The FBI has officially stated that North Korea is in fact responsible for the recent cyberattack targeting Sony Pictures Entertainment.
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The White House reportedly will attribute the Sony hack to North Korea, but will hold off on a public announcement until it figures out a response.
The attackers behind the Red October APT campaign that was exposed nearly two years ago have resurfaced with a new campaign that is targeting some of the same victims and using similarly constructed tools and spear phishing emails.
Researchers at Kaspersky Lab have found two Linux modules connected to the Turla APT campaigns.
The secret Foreign Intelligence Surveillance Court has authorized a 90-day extension to the Section 215 bulk telephone collection program used by the National Security Agency, giving the agency through the end of February to run the program in the absence of legislation establishing a new authority.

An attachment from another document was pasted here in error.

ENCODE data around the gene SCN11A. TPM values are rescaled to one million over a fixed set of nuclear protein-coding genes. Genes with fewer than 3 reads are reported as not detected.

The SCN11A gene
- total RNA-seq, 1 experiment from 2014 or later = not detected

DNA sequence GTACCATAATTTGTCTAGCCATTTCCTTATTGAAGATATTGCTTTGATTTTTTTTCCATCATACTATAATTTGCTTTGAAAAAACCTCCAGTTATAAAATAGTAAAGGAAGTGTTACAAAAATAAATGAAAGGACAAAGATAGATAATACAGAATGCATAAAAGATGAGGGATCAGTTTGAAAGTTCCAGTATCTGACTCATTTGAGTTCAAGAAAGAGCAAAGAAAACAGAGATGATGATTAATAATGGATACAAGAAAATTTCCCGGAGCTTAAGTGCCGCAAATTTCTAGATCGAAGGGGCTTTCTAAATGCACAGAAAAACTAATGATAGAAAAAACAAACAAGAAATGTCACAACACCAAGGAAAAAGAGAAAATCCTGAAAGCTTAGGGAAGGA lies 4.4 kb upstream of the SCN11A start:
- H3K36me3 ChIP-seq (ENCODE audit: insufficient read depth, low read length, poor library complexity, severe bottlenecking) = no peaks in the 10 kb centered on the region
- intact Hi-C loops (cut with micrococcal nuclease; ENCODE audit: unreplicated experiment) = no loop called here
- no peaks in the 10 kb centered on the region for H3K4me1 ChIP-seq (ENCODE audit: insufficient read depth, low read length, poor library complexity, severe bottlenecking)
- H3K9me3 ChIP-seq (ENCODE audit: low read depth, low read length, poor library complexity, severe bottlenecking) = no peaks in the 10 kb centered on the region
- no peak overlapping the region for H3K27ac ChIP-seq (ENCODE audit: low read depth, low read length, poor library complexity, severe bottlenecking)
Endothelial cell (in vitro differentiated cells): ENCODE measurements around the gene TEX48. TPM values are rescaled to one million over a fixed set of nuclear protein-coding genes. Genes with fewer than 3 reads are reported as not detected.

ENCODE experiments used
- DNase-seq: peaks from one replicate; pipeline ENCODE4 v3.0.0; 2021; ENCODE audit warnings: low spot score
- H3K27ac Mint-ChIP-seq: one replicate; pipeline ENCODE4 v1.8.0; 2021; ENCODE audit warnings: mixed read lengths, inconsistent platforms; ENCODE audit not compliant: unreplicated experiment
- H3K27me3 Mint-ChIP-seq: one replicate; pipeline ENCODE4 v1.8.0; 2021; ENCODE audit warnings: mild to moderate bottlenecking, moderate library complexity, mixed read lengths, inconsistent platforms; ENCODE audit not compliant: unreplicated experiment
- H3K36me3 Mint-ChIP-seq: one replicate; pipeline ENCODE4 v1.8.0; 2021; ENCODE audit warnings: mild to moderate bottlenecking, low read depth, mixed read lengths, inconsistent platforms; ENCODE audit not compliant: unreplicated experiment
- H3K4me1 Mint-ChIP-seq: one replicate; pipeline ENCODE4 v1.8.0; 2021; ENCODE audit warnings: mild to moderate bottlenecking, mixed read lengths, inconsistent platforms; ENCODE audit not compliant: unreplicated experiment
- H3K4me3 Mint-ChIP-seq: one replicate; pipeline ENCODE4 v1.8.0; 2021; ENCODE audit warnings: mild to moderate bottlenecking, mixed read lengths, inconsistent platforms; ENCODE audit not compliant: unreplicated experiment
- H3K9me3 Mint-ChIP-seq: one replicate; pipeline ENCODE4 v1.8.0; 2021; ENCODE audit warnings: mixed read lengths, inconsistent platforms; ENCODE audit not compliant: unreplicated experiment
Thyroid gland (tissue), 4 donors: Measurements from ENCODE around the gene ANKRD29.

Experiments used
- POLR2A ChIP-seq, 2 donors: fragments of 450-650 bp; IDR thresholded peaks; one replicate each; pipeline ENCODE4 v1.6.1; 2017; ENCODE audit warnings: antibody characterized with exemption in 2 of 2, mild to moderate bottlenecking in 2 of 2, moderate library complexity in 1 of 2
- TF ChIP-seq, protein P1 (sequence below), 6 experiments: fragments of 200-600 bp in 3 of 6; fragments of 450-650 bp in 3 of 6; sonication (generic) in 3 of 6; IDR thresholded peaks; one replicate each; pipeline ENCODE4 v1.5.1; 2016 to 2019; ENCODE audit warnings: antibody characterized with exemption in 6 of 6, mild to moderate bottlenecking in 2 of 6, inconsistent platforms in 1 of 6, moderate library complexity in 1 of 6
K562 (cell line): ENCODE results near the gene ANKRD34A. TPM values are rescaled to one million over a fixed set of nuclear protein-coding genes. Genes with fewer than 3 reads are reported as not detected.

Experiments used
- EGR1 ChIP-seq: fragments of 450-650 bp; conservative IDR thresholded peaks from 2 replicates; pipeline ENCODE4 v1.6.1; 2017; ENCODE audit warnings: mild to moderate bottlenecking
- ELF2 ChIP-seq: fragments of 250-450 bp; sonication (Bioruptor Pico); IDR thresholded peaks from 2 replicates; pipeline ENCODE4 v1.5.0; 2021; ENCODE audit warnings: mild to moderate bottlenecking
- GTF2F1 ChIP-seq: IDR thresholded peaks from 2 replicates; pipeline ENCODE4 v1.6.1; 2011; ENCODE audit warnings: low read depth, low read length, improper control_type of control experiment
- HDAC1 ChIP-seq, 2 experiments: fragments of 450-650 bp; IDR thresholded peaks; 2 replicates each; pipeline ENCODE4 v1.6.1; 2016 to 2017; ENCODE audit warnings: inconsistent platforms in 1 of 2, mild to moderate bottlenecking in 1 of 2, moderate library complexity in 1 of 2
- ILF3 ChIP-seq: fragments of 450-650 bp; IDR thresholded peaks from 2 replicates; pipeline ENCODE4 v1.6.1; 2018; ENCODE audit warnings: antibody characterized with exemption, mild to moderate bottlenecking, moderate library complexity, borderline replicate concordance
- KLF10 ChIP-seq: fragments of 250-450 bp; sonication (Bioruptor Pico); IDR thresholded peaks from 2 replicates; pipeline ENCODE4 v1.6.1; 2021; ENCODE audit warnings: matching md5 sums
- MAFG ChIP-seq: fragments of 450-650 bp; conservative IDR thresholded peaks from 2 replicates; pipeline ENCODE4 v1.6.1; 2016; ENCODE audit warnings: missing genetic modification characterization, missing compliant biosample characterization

Troels Oerting, head of Europol’s EC3, explains the extreme difficulties law enforcement faces when investigating and prosecuting cybercrime at Georgetown Law’s Cybercrime 2020.
The United States Department of Justice yesterday announced the creation of a new cybercrime unit within its Computer Crime and Intellectual Property Section.
Though security researchers involved in uncovering the attack have remained mum on the attribution of Regin, privacy experts say that if one of the intelligence agencies is involved, there’s no legal basis for the operation.
Kaspersky Lab researchers have learned that the Regin cyberespionage platform also targets GSM telecommunications networks.
The EFF and a long list of civil and privacy groups have sent a letter to NIST, emphasizing the need for the agency to create “a process for establishing secure and resilient encryption standards, free from back doors or other known vulnerabilities.”